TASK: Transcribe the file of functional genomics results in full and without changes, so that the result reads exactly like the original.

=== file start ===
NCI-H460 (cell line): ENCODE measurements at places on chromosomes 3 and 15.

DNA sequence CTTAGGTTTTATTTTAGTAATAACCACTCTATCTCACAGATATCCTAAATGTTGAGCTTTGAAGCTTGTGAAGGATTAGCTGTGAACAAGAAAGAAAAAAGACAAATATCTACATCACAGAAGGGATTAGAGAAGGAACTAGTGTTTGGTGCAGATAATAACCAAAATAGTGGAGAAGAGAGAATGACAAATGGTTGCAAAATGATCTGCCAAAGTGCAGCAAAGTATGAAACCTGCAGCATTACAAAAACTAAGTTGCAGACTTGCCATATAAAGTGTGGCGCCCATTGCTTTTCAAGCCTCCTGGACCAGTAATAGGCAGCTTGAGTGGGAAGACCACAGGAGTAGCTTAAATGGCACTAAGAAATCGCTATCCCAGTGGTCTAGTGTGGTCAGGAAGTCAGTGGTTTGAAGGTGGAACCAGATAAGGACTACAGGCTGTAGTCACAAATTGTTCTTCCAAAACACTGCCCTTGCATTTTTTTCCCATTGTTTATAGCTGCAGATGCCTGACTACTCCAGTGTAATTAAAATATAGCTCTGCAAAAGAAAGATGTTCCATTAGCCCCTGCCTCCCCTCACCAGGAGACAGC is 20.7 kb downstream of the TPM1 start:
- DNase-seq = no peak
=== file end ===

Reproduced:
NCI-H460 (cell line): ENCODE measurements at places on chromosomes 3 and 15.

DNA sequence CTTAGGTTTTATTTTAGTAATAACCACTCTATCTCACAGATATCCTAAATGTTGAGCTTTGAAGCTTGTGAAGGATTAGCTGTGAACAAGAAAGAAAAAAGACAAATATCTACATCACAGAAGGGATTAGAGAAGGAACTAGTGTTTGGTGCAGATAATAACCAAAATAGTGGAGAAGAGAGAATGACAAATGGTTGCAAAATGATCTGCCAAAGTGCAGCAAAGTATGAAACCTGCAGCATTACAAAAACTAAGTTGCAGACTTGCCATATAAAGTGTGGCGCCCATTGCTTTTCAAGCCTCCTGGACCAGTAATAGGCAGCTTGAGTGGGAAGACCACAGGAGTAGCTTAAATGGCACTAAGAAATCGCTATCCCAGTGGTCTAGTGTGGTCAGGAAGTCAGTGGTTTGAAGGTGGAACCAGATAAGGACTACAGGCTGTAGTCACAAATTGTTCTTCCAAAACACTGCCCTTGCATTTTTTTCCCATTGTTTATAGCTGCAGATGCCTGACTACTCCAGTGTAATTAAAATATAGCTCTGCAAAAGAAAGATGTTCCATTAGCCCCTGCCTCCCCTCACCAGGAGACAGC is 20.7 kb downstream of the TPM1 start:
- DNase-seq = no peak